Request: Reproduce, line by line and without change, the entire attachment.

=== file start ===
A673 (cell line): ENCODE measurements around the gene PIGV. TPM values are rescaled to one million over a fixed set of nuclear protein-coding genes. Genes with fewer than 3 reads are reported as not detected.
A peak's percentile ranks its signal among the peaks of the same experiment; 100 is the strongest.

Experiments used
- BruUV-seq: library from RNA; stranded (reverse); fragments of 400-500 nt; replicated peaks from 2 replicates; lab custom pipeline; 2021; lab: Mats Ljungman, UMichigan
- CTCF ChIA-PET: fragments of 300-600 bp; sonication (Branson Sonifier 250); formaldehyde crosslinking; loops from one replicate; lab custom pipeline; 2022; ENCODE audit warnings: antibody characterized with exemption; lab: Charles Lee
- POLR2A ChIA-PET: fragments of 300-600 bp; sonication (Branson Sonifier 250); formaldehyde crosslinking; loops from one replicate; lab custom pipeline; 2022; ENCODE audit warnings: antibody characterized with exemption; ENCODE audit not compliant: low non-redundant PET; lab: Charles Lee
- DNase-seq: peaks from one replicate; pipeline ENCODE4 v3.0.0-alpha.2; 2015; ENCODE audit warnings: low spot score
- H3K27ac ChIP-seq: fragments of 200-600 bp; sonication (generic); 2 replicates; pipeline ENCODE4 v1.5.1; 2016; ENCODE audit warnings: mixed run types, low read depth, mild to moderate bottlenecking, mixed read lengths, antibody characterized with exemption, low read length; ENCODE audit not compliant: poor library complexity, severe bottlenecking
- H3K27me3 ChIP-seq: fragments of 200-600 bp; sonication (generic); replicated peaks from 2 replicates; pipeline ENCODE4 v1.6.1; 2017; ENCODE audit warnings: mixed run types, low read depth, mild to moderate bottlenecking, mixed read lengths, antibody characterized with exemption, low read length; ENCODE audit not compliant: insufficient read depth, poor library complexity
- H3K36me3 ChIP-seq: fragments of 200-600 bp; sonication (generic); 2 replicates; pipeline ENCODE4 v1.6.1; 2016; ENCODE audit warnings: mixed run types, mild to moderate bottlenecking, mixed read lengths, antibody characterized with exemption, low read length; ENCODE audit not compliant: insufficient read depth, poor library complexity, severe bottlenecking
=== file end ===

A673 (cell line): ENCODE measurements around the gene PIGV. TPM values are rescaled to one million over a fixed set of nuclear protein-coding genes. Genes with fewer than 3 reads are reported as not detected.
A peak's percentile ranks its signal among the peaks of the same experiment; 100 is the strongest.

Experiments used
- BruUV-seq: library from RNA; stranded (reverse); fragments of 400-500 nt; replicated peaks from 2 replicates; lab custom pipeline; 2021; lab: Mats Ljungman, UMichigan
- CTCF ChIA-PET: fragments of 300-600 bp; sonication (Branson Sonifier 250); formaldehyde crosslinking; loops from one replicate; lab custom pipeline; 2022; ENCODE audit warnings: antibody characterized with exemption; lab: Charles Lee
- POLR2A ChIA-PET: fragments of 300-600 bp; sonication (Branson Sonifier 250); formaldehyde crosslinking; loops from one replicate; lab custom pipeline; 2022; ENCODE audit warnings: antibody characterized with exemption; ENCODE audit not compliant: low non-redundant PET; lab: Charles Lee
- DNase-seq: peaks from one replicate; pipeline ENCODE4 v3.0.0-alpha.2; 2015; ENCODE audit warnings: low spot score
- H3K27ac ChIP-seq: fragments of 200-600 bp; sonication (generic); 2 replicates; pipeline ENCODE4 v1.5.1; 2016; ENCODE audit warnings: mixed run types, low read depth, mild to moderate bottlenecking, mixed read lengths, antibody characterized with exemption, low read length; ENCODE audit not compliant: poor library complexity, severe bottlenecking
- H3K27me3 ChIP-seq: fragments of 200-600 bp; sonication (generic); replicated peaks from 2 replicates; pipeline ENCODE4 v1.6.1; 2017; ENCODE audit warnings: mixed run types, low read depth, mild to moderate bottlenecking, mixed read lengths, antibody characterized with exemption, low read length; ENCODE audit not compliant: insufficient read depth, poor library complexity
- H3K36me3 ChIP-seq: fragments of 200-600 bp; sonication (generic); 2 replicates; pipeline ENCODE4 v1.6.1; 2016; ENCODE audit warnings: mixed run types, mild to moderate bottlenecking, mixed read lengths, antibody characterized with exemption, low read length; ENCODE audit not compliant: insufficient read depth, poor library complexity, severe bottlenecking